Martin does think that Brexit would reduce costs for licensees: “The UK sent £17.5bn to the EU. Ceasing these payments will reduce the need for the Government to levy taxes on pubs and other businesses to the same extent.”
In other areas, Gilleran sees little change to corporation tax and income tax because they are not controlled by the EU. However, because the UK has many overseas investors, it would need to remain competitive with the rate of cor-poration tax charged.
When it comes to trade with Europe, a break would result in significant changes, and these changes could see licensed operators paying more for stock such as imported beers, wines and spirits and foods.
That said, Martin reckons that “Britain will be able to negotiate an excellent free trade deal with EU countries, since it is in the interests of both parties to achieve this”. But he does think that if tariffs are introduced, products from the rest of the world could well rise in popularity.
But while trade agreements are one part of the trade story, so the effect of Brexit on currency is another. David Johnson, director of Halo Financial says: “no country has ever left the EU, let alone the second largest member, so the stages of exit and the depth and breadth of the negotiations to allow it are all uncertain”.
However, Johnson says there is a real risk to currency. “Further uncertainty and sterling may well slip to the bottom of its long-term range against the euro,” he says. “That would take the pound to somewhere between €1.15 and €1.20. Against the US dollar, sterling is caught in a range between $1.40 and $1.45.”
Britain exports less to Europe than it imports. “On average,” says Johnson, “the balance of trade gain that Europe makes from its business with the UK is roughly £8bn to £9bn per month. That trade and contribution advantage of £105bn a year is far too lucrative for the EU to want to lock Britain out of the club, even if the UK votes to leave the EU.”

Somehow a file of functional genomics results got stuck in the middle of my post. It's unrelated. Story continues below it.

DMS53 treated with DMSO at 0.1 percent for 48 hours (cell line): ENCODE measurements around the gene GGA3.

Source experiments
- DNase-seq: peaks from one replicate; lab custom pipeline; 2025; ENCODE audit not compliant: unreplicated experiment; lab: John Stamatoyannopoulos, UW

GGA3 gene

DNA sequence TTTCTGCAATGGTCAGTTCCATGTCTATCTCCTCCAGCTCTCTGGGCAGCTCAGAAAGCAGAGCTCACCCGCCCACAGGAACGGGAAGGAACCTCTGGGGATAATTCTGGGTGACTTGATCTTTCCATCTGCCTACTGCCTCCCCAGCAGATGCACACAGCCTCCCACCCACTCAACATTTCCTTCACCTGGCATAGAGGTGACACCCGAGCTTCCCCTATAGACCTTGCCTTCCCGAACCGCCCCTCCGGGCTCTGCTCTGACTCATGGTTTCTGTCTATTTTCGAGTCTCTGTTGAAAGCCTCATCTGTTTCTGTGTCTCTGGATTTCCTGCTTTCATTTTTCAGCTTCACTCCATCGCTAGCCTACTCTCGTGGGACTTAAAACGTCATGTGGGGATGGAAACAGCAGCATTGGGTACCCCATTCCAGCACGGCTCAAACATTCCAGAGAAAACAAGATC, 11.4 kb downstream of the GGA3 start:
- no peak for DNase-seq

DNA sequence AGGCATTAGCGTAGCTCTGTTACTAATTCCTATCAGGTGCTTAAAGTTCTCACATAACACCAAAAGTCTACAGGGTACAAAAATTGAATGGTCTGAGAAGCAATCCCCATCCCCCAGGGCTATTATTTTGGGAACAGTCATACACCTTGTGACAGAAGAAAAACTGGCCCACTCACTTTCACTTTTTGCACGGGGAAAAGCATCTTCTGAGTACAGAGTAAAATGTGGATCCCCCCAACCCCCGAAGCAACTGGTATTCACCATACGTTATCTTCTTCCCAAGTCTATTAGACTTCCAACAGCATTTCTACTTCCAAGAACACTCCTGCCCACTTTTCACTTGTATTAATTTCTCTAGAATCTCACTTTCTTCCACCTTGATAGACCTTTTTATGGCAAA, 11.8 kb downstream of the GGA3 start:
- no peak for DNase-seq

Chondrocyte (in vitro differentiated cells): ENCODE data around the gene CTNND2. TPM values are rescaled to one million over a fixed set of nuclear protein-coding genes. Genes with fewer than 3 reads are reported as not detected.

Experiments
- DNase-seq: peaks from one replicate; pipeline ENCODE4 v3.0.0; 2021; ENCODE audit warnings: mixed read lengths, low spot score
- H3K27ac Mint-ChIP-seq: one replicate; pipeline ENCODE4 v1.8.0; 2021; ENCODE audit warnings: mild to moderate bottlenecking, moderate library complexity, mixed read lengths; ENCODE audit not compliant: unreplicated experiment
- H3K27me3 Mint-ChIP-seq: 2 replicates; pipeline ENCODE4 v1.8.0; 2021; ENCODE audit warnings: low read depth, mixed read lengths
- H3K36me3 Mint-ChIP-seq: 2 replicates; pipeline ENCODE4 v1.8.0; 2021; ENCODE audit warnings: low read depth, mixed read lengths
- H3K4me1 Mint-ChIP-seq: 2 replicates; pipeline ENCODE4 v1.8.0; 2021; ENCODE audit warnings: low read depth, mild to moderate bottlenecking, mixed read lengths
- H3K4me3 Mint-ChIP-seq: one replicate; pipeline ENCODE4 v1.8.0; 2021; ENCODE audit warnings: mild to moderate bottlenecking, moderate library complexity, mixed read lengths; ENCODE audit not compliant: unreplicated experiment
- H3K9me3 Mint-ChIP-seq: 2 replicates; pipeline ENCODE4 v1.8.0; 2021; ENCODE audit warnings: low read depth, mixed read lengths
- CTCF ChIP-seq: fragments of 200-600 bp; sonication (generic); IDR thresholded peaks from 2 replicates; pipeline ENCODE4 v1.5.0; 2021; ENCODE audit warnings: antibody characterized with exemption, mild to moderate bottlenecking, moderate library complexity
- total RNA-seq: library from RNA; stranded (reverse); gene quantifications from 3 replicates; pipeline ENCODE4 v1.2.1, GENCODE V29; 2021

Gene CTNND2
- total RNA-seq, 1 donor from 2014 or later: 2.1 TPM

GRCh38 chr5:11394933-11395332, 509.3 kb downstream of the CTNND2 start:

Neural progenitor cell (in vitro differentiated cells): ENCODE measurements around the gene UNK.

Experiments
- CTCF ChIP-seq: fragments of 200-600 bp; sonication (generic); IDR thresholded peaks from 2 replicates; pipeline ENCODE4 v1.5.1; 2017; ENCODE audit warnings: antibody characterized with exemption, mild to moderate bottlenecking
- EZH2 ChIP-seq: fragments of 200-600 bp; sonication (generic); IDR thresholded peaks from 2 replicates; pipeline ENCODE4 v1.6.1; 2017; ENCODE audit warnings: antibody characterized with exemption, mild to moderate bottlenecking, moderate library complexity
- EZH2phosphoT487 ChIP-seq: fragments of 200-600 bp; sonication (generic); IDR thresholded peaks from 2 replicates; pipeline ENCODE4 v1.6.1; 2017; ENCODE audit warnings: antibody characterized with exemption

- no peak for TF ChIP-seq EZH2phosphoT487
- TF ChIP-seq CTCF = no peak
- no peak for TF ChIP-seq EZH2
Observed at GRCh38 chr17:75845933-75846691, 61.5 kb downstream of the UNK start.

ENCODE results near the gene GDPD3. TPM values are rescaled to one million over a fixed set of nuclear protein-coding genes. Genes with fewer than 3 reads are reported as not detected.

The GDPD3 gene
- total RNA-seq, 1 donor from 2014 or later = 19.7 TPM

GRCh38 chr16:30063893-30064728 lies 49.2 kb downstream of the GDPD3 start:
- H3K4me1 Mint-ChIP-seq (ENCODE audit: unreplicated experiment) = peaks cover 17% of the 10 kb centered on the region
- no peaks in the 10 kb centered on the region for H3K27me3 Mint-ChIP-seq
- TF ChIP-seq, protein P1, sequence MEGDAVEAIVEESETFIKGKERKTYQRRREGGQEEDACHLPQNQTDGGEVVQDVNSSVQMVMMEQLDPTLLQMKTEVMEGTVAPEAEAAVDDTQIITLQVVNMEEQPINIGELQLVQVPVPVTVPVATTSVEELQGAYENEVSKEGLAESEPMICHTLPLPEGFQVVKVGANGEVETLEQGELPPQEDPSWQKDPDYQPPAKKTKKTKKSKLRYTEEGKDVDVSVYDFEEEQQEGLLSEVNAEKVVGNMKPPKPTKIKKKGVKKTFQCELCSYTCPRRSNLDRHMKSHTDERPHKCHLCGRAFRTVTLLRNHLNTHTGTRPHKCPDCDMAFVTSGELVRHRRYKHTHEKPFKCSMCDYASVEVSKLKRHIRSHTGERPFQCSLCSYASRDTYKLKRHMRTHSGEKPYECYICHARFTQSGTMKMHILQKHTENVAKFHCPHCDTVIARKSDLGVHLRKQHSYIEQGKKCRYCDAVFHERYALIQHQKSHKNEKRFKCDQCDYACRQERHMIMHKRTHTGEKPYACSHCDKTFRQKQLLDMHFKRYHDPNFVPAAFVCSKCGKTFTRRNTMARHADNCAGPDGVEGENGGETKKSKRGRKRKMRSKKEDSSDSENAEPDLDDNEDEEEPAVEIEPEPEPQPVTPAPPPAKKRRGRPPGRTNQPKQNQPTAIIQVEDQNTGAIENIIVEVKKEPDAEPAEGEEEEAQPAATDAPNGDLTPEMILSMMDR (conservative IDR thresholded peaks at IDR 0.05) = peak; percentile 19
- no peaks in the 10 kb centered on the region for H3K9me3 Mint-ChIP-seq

Ultimately, the sterling-euro rate isn’t a one-way bet even if the polls move towards Brexit and there follow volatile trading conditions in the pre and post-referendum periods. For the trade, the cost of imported products could change wildly making razor-thin margins more problematic.
Of course, a falling currency will mean that overseas visitors spending in pubs will find that their money goes further.
And on tourism, Martin thinks that our European neighbours will want tourism to run unabated: “All countries have a mutual interest in encouraging tourism and it is certain that the two-way flow of tourists will continue.”
Could the trade see the trouble that Russia has seen as its currency has fallen following recession, the falling oil price and trade embargos? Certainly Carlsberg and Diageo aren’t happy at present because Russians are drinking less. A falling pound, a possible interruption to the UK recovery could take cash out of drinkers pockets.
It is not possible to predict the true impact for pubs of the UK leaving the European Union.
But one thing is clear — a separation will not be an easy process of negotiation and will take time. And if the UK were to enter into agreement with the EU, based on the model adopted by Norway, the UK may actually find itself having to agree to continue with a number of the EU’s existing regulatory requirements.